There’s an element of natural unpredictability to Keoghan (who was raised partly in foster homes) that makes him a wildcard whose unpredictability can’t be constrained even within a predictable script. Keoghan seems to define Irish rascalry the same way Ben Mendelsohn defines Australian rascalry, or Walton Goggins does for American rascalry. (We may need a second post for each country’s respective national rascal).
Keoghan’s chaotic energy stands out especially starkly in The Banshees Of Inisherin, maybe because it feels like such a prescriptivist movie. In many ways, Banshees is a showcase for what Martin McDonagh does best. Which is to stage theatrical versions of pastoral New Yorker cartoons. Every scene is a variation on the basic formula: two characters have a droll interaction, with a sight gag, some cyclical dialogue, and a perfect button.
Banshees, which is far better than McDonagh’s two previous efforts, Three Billboards and Seven Psychopaths, is very clever, but the only time it ever feels like the characters are speaking to the creator, and not the creator speaking through the characters, is when Keoghan is onscreen. (Which is something of a shame considering Colin Farrell and Brendan Gleeson, the two leads in Banshees, are generally quite rascally).
Set on the fictional isle of Inisherin during the Irish Civil War, from which the island is peculiarly insulated, Colin Farrell plays Padraic (pronounced “PAR-ick,” sorta), who has recently discovered that his best and only friend, Colm (Gleeson) doesn’t want to be friends with him anymore. Not because of any specific falling out, but simply because Colm, he says, finds Padraic dull. He doesn’t want to waste his last few years on Earth listening to Padraic’s dull blathering. He’d rather spend it practicing the Irish national pastime, of staring morosely at sea-lashed shorelines, and composing music to play on his fiddle.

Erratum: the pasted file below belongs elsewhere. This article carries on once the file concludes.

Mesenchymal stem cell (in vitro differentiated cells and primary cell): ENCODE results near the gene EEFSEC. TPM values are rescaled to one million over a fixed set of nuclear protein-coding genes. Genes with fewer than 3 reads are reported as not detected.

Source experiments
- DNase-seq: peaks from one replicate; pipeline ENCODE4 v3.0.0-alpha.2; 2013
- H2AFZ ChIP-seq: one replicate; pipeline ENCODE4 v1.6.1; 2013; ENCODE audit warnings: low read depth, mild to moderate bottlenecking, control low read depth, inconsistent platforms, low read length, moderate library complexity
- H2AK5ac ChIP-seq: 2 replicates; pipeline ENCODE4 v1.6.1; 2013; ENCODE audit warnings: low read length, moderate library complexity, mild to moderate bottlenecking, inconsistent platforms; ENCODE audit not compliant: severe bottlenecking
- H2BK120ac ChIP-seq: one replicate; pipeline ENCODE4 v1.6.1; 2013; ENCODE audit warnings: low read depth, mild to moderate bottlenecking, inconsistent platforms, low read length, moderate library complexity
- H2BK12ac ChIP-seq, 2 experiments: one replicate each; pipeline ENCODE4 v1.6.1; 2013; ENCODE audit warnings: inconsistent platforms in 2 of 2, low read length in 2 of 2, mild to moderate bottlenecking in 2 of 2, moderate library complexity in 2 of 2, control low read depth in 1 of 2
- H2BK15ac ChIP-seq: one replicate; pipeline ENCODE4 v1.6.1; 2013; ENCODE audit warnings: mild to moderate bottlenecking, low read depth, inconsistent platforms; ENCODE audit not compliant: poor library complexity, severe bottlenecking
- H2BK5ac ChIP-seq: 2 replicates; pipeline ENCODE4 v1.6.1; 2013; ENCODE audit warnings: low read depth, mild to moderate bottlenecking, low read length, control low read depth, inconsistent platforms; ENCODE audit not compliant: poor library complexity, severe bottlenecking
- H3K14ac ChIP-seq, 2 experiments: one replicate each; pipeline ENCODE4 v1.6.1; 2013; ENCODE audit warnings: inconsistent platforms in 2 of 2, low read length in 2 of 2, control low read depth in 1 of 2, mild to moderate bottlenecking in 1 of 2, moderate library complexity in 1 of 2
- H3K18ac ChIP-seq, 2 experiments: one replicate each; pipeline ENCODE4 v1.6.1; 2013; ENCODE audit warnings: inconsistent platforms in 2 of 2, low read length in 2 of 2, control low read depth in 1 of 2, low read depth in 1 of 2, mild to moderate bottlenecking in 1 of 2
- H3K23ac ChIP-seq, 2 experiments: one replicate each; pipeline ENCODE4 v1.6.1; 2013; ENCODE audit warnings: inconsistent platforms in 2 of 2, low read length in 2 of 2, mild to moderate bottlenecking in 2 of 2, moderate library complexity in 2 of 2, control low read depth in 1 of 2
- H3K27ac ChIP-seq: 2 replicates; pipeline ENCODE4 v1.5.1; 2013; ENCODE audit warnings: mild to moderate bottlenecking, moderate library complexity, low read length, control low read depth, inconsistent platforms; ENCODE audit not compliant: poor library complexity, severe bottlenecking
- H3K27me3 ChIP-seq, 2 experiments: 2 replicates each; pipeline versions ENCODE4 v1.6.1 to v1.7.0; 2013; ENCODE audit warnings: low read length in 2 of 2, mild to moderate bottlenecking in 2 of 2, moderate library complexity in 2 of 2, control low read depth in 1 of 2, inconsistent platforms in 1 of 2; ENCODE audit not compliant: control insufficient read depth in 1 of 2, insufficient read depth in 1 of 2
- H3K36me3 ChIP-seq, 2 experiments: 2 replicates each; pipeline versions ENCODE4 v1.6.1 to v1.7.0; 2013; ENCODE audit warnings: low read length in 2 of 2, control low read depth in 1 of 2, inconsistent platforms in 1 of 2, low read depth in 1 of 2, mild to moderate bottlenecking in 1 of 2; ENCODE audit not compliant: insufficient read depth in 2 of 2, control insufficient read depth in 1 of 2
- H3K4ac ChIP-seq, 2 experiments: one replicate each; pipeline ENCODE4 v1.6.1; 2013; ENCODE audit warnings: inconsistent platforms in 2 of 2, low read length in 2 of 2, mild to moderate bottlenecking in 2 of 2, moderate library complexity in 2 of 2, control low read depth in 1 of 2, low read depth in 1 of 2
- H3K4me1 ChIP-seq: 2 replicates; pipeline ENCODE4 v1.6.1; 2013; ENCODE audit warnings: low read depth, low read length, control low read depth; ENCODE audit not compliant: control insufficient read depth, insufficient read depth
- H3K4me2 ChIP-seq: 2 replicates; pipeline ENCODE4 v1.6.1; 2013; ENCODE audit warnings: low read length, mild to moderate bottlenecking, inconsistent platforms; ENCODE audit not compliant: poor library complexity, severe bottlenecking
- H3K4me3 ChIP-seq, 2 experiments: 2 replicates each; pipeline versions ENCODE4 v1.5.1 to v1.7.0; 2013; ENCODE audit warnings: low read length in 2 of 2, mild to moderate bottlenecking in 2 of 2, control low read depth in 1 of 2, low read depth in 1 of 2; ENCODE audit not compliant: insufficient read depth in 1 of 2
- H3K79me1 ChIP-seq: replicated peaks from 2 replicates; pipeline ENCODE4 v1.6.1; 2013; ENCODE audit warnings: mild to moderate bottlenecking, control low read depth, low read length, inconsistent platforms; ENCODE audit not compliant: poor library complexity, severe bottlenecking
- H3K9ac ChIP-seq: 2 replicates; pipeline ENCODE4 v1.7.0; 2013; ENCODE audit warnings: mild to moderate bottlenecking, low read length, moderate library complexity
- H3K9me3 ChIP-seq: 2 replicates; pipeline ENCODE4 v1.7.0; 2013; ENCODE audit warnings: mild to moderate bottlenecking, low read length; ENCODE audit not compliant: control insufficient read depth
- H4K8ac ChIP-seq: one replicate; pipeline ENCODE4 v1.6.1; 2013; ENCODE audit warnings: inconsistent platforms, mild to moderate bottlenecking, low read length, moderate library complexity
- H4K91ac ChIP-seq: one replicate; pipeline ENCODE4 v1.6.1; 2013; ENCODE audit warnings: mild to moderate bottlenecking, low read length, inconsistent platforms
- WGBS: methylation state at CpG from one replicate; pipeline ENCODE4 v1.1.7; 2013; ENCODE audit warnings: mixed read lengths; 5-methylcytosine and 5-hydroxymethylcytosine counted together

Being nice and making small-talk are irrelevant, Colm explains, because when we’re dead and gone no one will remember who was nice. It’s only art that endures. So set in his position is Colm that he promises Padraic that every time Padraic attempts to speak to Colm, Colm will cut off one of his fiddling fingers and give it to Padraic. McDonagh, an inveterate self-plagiarizer, seems to have borrowed this imagery from his 2010 severed hand play A Behanding In Spokane. Such that I couldn’t help giving Banshees the alternate title of An Unfriending In Land’s End. (Thankfully no little people get karate chopped this time around, small mercies.)